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Correa-Diaz v. Sessions

United States Court of Appeals, Seventh Circuit

January 31, 2018

Gerardo Correa-Diaz, Petitioner,
v.
Jefferson B. Sessions III, Attorney General of the United States, Respondent.

          Argued January 17, 2018

         Petition for Review of a Final Administrative Removal Order of the Department of Homeland Security. No. A099-397-292

          Before Flaum, Easterbrook, and Barrett, Circuit Judges.

          Flaum, Circuit Judge.

         Petitioner, a citizen of Mexico, pleaded guilty in 2005 to two counts of Attempted Sexual Misconduct with a Minor, in violation of Indiana Code § 35-42-4-9(a) and (b), respectively. On August 17, 2016, the Department of Homeland Security issued a Final Administrative Removal Order based upon the § 35-42-4-9(a) conviction. Petitioner now seeks review. At issue is whether petitioner's conviction amounts to "sexual abuse of a minor" and therefore constitutes an "aggravated felony" under the Immigration and Nationality Act ("INA"). See 8 U.S.C. § 1101(a)(43)(A). For the reasons that follow, we deny the petition for review.

         I. Background

         Petitioner Gerardo Correa-Diaz was born in May 1986 and is a native and citizen of Mexico. He entered the United States as a minor without inspection, admission, or parole at an unknown place, and on an unknown date.

         On September 7, 2004, when Correa-Diaz was eighteen years old, he was spotted in a car behind a school by a police officer on routine patrol. At the time, Correa-Diaz was with fourteen-year-old P.S. The police officer observed P.S. "lifting her head from the area of [Correa-Diaz's] driver's side seat." The officer then saw Correa-Diaz "pulling up and buckling his pants" and "an open condom wrapper on the driver's seat." Correa-Diaz was arrested on September 9, 2004.

         Child Protective Services interviewed P.S. on November 1, 2004. She stated she had known Correa-Diaz for approximately three years. She called Correa-Diaz on September 7 and made plans to sneak out of her house and meet him. She indicated they went to the school, where they "started out talking and progressed to kissing and more." P.S. stated Correa-Diaz pulled down his pants, helped her pull down one leg of her pants, and was sitting on top of her and facing her. She stated he fondled her breasts and put a condom on his penis. She said his penis touched her vagina, but did not say whether penetration occurred. She also stated that on two prior, separate occasions, he had touched her breasts, "grabbed her hand and put it on his penis/' and touched her vagina outside of her clothing.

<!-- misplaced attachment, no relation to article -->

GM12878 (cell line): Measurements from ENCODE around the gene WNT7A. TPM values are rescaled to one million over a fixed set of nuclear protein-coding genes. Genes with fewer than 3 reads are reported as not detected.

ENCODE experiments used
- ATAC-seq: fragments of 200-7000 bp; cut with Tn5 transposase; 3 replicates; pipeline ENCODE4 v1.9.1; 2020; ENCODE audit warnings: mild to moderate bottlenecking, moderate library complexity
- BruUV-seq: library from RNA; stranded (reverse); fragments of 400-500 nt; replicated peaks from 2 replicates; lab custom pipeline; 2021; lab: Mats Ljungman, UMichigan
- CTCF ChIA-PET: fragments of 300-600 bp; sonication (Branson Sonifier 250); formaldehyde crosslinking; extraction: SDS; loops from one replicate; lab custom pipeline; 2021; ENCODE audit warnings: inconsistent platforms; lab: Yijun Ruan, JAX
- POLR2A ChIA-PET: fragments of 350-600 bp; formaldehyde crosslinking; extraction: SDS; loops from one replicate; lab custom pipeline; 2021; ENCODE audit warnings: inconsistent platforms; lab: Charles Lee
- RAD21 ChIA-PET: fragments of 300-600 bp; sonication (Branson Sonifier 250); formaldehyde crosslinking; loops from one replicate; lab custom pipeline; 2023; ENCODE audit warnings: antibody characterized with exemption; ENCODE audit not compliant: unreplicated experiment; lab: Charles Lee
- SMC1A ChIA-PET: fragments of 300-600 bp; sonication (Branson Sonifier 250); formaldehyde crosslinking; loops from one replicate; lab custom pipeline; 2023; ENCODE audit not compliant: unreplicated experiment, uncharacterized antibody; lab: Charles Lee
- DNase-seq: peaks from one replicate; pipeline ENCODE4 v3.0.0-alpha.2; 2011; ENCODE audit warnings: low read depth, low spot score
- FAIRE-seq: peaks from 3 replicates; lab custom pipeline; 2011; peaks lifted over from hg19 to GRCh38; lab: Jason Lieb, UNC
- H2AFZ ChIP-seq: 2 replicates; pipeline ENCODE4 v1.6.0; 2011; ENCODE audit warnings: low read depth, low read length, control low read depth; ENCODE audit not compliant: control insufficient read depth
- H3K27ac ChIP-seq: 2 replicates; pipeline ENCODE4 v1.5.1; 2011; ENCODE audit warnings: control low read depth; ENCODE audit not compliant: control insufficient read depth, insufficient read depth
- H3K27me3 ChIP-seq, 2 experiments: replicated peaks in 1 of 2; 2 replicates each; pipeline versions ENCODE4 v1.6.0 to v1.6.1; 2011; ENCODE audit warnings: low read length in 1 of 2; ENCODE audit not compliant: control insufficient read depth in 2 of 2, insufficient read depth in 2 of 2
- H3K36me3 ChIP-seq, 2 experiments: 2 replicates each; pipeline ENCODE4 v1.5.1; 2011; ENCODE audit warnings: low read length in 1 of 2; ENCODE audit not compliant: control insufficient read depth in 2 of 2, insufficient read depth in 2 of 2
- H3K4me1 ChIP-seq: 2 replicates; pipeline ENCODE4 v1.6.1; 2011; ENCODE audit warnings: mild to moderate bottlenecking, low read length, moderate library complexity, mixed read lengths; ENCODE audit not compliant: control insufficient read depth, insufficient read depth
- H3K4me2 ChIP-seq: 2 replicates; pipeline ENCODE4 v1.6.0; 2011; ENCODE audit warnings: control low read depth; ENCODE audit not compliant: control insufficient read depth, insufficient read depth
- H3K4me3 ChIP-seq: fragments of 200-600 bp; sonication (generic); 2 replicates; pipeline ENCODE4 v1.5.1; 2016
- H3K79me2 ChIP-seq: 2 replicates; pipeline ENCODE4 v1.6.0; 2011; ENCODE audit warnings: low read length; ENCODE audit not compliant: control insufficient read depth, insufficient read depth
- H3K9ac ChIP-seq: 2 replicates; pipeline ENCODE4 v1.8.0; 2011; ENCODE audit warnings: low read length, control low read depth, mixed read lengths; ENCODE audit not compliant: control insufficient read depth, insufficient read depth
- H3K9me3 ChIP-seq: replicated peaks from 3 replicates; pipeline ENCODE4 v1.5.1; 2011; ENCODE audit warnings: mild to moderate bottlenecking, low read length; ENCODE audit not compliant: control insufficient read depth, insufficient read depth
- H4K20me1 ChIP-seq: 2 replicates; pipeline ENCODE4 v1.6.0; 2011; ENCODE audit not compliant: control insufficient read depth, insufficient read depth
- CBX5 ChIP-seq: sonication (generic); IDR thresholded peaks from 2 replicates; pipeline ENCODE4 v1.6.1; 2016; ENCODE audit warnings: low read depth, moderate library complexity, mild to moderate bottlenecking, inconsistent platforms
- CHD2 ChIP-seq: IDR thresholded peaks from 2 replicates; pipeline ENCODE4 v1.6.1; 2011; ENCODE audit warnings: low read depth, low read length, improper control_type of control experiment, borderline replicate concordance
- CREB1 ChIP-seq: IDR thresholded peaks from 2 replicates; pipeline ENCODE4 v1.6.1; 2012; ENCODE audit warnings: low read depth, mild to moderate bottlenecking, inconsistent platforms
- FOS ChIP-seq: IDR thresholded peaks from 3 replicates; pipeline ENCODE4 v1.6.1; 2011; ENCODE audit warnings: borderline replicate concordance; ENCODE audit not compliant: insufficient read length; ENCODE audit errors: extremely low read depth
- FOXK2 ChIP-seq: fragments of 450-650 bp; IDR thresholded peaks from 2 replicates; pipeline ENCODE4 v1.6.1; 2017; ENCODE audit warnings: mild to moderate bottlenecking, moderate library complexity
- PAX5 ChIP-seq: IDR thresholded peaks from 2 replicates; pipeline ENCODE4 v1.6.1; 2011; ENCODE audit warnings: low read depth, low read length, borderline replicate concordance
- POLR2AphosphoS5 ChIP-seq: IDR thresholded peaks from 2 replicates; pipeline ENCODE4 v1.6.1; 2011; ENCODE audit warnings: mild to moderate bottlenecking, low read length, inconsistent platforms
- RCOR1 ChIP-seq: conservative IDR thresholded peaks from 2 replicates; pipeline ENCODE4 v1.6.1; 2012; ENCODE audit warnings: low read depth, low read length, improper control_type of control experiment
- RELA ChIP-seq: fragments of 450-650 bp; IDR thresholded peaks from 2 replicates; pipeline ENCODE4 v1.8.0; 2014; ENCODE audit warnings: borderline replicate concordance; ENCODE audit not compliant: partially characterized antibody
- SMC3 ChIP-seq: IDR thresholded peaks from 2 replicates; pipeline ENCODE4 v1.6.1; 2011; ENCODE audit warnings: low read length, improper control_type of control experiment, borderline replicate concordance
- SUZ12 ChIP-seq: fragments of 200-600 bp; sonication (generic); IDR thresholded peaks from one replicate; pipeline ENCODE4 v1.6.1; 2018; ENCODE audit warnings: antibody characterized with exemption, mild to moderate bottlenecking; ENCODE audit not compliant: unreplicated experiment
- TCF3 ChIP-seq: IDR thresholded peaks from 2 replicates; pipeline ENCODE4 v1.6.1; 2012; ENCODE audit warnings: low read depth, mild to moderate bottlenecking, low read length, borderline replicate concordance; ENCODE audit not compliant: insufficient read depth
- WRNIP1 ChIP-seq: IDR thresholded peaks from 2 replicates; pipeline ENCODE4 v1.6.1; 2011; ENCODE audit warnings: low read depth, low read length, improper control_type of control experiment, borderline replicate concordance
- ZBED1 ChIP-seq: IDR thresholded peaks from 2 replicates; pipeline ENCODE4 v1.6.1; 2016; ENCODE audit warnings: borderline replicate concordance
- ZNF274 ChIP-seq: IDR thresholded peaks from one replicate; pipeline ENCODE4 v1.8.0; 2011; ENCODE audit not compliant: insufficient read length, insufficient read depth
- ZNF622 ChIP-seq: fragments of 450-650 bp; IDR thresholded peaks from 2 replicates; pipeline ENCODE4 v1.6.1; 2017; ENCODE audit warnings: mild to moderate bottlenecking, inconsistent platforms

Police interviewed Correa-Diaz on November 9, 2004. He acknowledged that he and P.S. went to a park and listened to music, but maintained "nothing else happened." He also claimed that P.S. told him she was "almost 16."

         On January 7, 2005, Indiana prosecutors filed multiple charges against Correa-Diaz. In relevant part, they included: (1) one count of Attempted Sexual Misconduct with a Minor (for attempted sexual intercourse)[1]; and (2) five counts of Sexual Misconduct with a Minor (for completed sexual contact, such as fondling, between Correa-Diaz and PS.).[2], [3] Petitioner was sentenced to two years' imprisonment on the attempted sexual intercourse charge and six months' imprisonment on the sexual contact charge, to run concurrently. Over the objection of the state, the court suspended Correa-Diaz's sentence. Correa-Diaz complied with the order to register as a sex offender.

         In 2015, Correa-Diaz was arrested by Lafayette, Indiana police and charged with failure to register as a sex offender, false informing, and synthetic identity deception. These charges were dismissed in February 2016, and Correa-Diaz pleaded guilty to counterfeiting in violation of Indiana Code § 35-43-5-2(a)(2)(A). He was sentenced to 730 days' imprisonment (with 550 days suspended and credit for 180 days of time served), and one year of supervised probation.

         In May 2016, immigration authorities interviewed Correa-Diaz and lodged an immigration detainer with Indiana authorities. On July 19, 2016, the Department of Homeland Security ("DHS") served Correa-Diaz with a Notice of Intent to Issue a Final Administrative Removal Order. The Notice charged Correa-Diaz as removable under 8 U.S.C. § l227(a)(2)(A)(iii) for having been convicted of an aggravated felony, as defined by 8 U.S.C. § 1101(a)(43)(A). The aggravated felony was based upon Correa-Diaz's 2005 conviction for Attempted Sexual Misconduct with P.S.[4] On August 3, 2016, DHS found Correa-Diaz removable as charged and ordered him removed to Mexico.

         Correa-Diaz timely filed a petition for review and motion for a stay of removal on August 17, 2016. We issued a tempo- rary stay of removal on November 10, 2016, pending the Supreme Court's resolution of Esquivel-Quintana v. Sessions, 137 S.Ct. 1562 (2017). On February 3, 2017, while Esquivel-Quintana was pending, Correa-Diaz filed a motion to vacate his stay of removal, indicating he "had been detained for more than 250 days and no longer wishe[d] to be detained." We ...


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